10B Alaskan Snow Crabs Vanished. We Now Know Why

Study blames marine heat waves in Bering Sea off the coast of Alaska
By Gina Carey,  Newser Staff
Posted Oct 28, 2023 3:21 PM CDT
10B Alaskan Snow Crabs Vanished. We Now Know Why
Molts and shells from snow crab sit on a table at the Alaska Fisheries Science Center in Kodiak, Alaska.   (AP Photo/Joshua A. Bickel)

An astounding number of Alaskan snow crabs disappeared from the Bering Sea over the last several years, and scientists say they've finally discovered why. A new paper published in Science blames marine heat waves in 2018 and 2019 for the decimation of 90% of the snow crab population through 2021, around 10 billion of the crustaceans, Smithsonian Magazine reports. The snow crabs died of starvation as temperatures rose, the researchers say. "When I received the 2021 data from the survey for the first time, my mind was just blown," lead author Cody Szuwalski tells CNN. "Everybody was just kind of hoping and praying that that was an error in the survey and that next year you would see more crabs."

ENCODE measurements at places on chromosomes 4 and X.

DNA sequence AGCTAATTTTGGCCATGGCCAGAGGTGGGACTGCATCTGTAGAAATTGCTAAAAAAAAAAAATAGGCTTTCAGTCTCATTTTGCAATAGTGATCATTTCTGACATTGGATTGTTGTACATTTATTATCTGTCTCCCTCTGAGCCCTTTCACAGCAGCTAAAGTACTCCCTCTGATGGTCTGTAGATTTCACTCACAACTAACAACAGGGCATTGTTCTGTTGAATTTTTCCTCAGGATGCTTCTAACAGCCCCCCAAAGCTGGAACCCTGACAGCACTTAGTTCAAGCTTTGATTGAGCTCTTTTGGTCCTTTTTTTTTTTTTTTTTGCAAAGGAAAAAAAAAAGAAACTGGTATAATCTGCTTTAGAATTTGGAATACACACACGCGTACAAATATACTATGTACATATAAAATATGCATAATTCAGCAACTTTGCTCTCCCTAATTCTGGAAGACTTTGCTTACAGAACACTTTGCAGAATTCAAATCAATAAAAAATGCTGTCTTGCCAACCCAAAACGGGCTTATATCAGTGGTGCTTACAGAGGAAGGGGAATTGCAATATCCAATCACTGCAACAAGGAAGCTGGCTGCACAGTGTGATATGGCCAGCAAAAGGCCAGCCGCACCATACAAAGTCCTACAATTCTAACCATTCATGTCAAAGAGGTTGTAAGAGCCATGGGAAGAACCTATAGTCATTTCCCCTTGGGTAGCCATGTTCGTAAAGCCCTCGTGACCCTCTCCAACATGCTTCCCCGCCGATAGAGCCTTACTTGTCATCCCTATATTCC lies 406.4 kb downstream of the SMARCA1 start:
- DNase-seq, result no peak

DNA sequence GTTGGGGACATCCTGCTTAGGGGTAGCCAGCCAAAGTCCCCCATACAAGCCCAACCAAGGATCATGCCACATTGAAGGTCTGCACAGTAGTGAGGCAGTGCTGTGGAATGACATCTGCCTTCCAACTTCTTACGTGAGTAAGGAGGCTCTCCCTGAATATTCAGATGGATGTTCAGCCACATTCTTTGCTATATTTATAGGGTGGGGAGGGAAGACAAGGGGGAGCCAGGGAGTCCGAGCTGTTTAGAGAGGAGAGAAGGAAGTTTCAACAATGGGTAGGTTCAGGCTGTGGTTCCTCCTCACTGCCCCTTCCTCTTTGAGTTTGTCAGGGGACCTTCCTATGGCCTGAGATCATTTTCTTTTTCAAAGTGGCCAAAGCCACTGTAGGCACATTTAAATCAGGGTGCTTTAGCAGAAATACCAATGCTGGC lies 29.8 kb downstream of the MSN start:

Snow crabs thrive in colder waters, and usually enjoy temperatures below 35 degrees Fahrenheit on the floor of the Bering Sea. While they can survive in warmer waters, up to 53 degrees, they need to eat more when things heat up. "From 2017 to 2018, the calories they needed quadrupled," Szuwalski says, per New Scientist. Unique circumstances made the conditions for the snow crabs, also known as Tanner crabs, worse. A population boom in 2018 meant more crabs were competing for food, and warmer water meant they all needed to consume more of it. Along with snow crabs, fewer salmon, seabirds, and seals were recorded over this period.

"We are now witnessing more and more big crashes associated with extreme temperatures," zoologist Christopher Harley tells New Scientist. "The list of species and ecosystems that are strongly impacted just keeps growing." CNN notes that Arctic temperatures are warming four times faster than other parts of the globe. Species that thrive in warmer waters, like sablefish and walleye pollock, increased as waters warmed, signaling how ecosystems in the region may change as water temperatures rise. As for the snow crabs, it may take four years for specimens of a "fishable size" to show up in the region, according to Science News. Even then, numbers may be small. Szuwalski tells CNN that in the long term, the crabs will likely move north, while "in the eastern Bering Sea, we probably won't see as much of them anymore." (More crabs stories.)

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